From my internal blog: Last changed: Dec 22, 2008 23:54
We have since implemented Selenium
NG changed the game for performance testing. As we work through browser performance issues, we have to be nimble and flexible to meet the demands of a client-rich architecture. We have to find new ways to performance test, which means we can’t be comfortable with just LoadRunner or even JUnitPerf. It just so happens that not only are there others out there like Bb who have these kinds of problems to solve, but there are developers who have already solved this problem through a software simulation package called Selenium.
Selenium is a portable software testing framework for web applications. The tests can be written as HTML tables or coded in a number of popular programming languages and can be run directly in most modern web browsers. Selenium can be deployed on Windows, Linux, and Macintosh.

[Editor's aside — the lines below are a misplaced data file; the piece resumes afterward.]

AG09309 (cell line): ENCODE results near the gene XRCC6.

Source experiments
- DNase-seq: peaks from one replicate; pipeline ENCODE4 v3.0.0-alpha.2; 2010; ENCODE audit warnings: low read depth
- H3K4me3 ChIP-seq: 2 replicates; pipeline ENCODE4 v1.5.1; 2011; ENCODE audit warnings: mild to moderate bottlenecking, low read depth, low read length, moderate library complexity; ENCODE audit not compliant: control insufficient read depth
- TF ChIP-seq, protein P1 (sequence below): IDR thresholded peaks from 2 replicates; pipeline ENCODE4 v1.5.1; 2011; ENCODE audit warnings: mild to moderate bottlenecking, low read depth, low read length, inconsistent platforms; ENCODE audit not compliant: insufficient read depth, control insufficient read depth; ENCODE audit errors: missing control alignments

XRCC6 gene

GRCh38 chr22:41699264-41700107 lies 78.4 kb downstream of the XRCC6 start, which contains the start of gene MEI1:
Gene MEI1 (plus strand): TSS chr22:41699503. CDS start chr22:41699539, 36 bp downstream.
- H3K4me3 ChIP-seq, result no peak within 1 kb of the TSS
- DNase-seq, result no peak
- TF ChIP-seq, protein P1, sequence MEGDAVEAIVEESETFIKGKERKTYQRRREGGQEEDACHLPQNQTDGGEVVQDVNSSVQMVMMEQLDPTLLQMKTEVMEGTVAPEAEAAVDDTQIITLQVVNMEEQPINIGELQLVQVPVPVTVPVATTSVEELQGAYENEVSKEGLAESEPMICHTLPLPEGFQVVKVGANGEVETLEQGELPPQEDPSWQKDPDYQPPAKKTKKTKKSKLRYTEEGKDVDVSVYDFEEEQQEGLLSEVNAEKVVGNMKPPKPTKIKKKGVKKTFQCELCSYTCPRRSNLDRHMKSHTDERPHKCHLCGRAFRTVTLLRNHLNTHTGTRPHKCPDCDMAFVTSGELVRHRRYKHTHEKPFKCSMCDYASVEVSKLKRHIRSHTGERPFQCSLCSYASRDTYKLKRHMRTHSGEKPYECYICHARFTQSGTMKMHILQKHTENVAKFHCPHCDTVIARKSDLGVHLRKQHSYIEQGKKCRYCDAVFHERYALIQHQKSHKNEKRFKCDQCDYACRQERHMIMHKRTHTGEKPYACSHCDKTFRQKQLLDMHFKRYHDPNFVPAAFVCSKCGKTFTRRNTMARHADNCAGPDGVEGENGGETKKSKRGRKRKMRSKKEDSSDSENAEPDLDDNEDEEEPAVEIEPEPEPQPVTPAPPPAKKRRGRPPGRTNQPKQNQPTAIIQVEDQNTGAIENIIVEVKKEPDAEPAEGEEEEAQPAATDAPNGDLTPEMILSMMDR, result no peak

Basically, Selenium is an IDE that records and plays-back via a plugin in Firefox. The output of the IDE can be manipulated via multiple programming languages. The tests can then be run via the Remote Control or the Grid. Below is a quick visual.
Well, I’m really not sure why or not. What I am sure is that this is a tool that would allow us to test multiple browsers (IE, Firefox and Safari). What’s even cooler is that we might even be able to test against Mac OS.
Take a look at this link for supported platforms.
We also have a video that talks about how to use Selenium.
I can’t tell you whether we will be able to work with Selenium or not. My first impression is that we will have issues dealing with our MD5 and session code. Until we give it a shot, it’s hard to say whether or not it will be a successful or not. We should attempt to prototype a few use cases besides logging in such as accessing a Course or working with the Grade Center.